Living with a chronic illness of any kind can truly impact all aspects of one’s life and make many things difficult. Poor health can put a strain on everything from your job and work life, as well as the relationships that you hold most dear. Over the years I’ve found that one of the hardest parts of living with a chronic condition is keeping your relationships healthy. While this may seem odd to those who haven’t walked this path, sadly, it’s very much an issue.
Until you are sick, you don’t see how much a strain can be put on your relationships by a chronic illness. When you have to routinely cancel plans or spend long periods at home in bed, it can be incredibly hard for those in your life to understand. This especially occurs when you have an ‘invisible’ condition such as Lupus or Multiple Sclerosis.
There are many things that those who deal with some kind of chronic illness (myself included) wish our able-bodied counterparts could understand. In this article, we are going to look at 5 things we wish our friends and family understood about living with a chronic illness.
I DO NOT like cancelling plans
Contrary to many people’s beliefs, most of the time we don’t like cancelling plans. Sure, there are times when we just don’t want to do something or go anywhere, but that can be the case for anyone, NOT just those who are chronically ill. Most of the time we would much rather be out and about doing things and being around people than be stuck at home. But sadly, sometimes that is not an option and we have to cancel plans. It is often easier to assume the worse than it is to find out what is really going on. People can often draw their own conclusions instead of asking why people with chronic illness are doing things like cancelling plans. I have found that in order to help those around us understand what it’s like to live with a chronic condition, we have to be willing and ready to be open about our health. We also have to be willing to work with those closest to us to help them understand what it’s like on our side of the table.
My health does not define me
My health does not define me – While our health may impact almost every aspect of our life, it is not all that we are. For instance, I am not just Amber who has Lupus. I am so much more than that. I do have lupus, but my illness is not what solely defines me. I am Amber with Lupus, who is a daughter, a sister, a friend, a patient advocate, and so much more. So please remember we are so much more than our health and should never be defined by it.
Just because I look okay, does not mean I feel okay!
It is easy to put on a brave face and to cover how badly I feel with makeup, for a short time. Outwardly I may look put together, but what you wouldn’t know is that it took hours to get ready because I had to take a break every few minutes. Living with an invisible illness is tricky, people can never tell I feel based on my outward appearance. So I wish people would please just ask, instead of assuming.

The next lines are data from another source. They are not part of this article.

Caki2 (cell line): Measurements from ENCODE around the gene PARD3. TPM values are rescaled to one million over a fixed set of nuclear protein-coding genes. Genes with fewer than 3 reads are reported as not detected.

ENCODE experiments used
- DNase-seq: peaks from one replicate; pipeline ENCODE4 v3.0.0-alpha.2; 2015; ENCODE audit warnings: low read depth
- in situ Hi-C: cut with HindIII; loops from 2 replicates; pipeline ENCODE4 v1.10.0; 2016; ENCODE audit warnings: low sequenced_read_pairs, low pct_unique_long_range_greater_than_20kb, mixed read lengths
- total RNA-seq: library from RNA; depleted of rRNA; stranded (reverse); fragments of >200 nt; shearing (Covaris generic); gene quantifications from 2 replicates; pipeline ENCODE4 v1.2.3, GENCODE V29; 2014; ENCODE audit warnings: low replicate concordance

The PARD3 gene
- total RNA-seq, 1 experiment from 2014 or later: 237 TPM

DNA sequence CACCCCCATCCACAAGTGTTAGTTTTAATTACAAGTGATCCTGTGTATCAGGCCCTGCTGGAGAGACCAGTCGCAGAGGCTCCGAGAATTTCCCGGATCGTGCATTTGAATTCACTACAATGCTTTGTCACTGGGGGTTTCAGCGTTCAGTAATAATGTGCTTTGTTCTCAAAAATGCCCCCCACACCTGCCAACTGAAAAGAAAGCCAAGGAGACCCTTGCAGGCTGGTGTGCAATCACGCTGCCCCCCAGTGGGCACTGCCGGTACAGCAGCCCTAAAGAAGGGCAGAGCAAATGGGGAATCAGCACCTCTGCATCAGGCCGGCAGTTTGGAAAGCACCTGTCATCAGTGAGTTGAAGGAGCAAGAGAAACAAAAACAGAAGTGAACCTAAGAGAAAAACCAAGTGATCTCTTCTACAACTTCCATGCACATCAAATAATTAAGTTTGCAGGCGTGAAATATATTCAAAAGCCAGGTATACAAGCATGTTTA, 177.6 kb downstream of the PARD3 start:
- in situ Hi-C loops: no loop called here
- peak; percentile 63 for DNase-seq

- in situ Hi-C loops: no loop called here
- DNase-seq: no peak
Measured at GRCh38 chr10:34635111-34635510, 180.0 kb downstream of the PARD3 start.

Please don’t compare my illness or symptoms to another person’s
Just like no two people are the same, no two cases of a chronic illness are the same. You may know three people who all have Lupus, but more likely than not they don’t have the same issues. Please don’t compare me to anyone else you know with my condition. You would never compare two Americans just because they are American, so please don’t compare the chronically ill. Also, if you know someone who died from my condition, I don’t need to know!!!
Just because I felt good yesterday does not mean I will feel good today
Many people who are not chronically ill do not understand that in order to get out of the house, we have to scrape together energy and will likely pay for it tomorrow. Please don’t assume that just because I was out for a girl’s day yesterday that I will feel like going to brunch today. Chances are that if I really pushed myself yesterday, I will be paying for it today and quite possibly for several days to come. Please don’t assume that I am being untruthful when I say I am in bed today, just because you saw me when I was out yesterday.
Many people have a hard time understanding chronic illnesses since the majority of conditions that are chronic are invisible, meaning they can’t be seen by the naked eye. That alone can cause issues in relationships because one cannot see what the other is dealing with on a daily basis. The pain or the shortness of breath can’t be seen and therefore often can’t be understood. This is why it is imperative that we, as the chronically ill, provide education to those around us. It is imperative that we explain to those closest to us what a good day for us is as well as a bad day. If we never explain why we are always cancelling plans, people may eventually start to assume it’s due to something they are doing, rather than the fact that we just don’t feel like going out. It is also important that we let others help us remember, as noted in number two above, that we are not defined by our illness. While we want others to remember this, we also need to remember this for ourselves.
In closing, we can’t expect others to understand the things discussed above if we don’t ever tell them. If we never share our health with those around us, we can never expect people to fully understand. It’s important to try to ensure happy relationships with friends, which requires communication and understanding.
About the Author
Amber writes at theworldseesnormal.com. She is a Registered Nurse by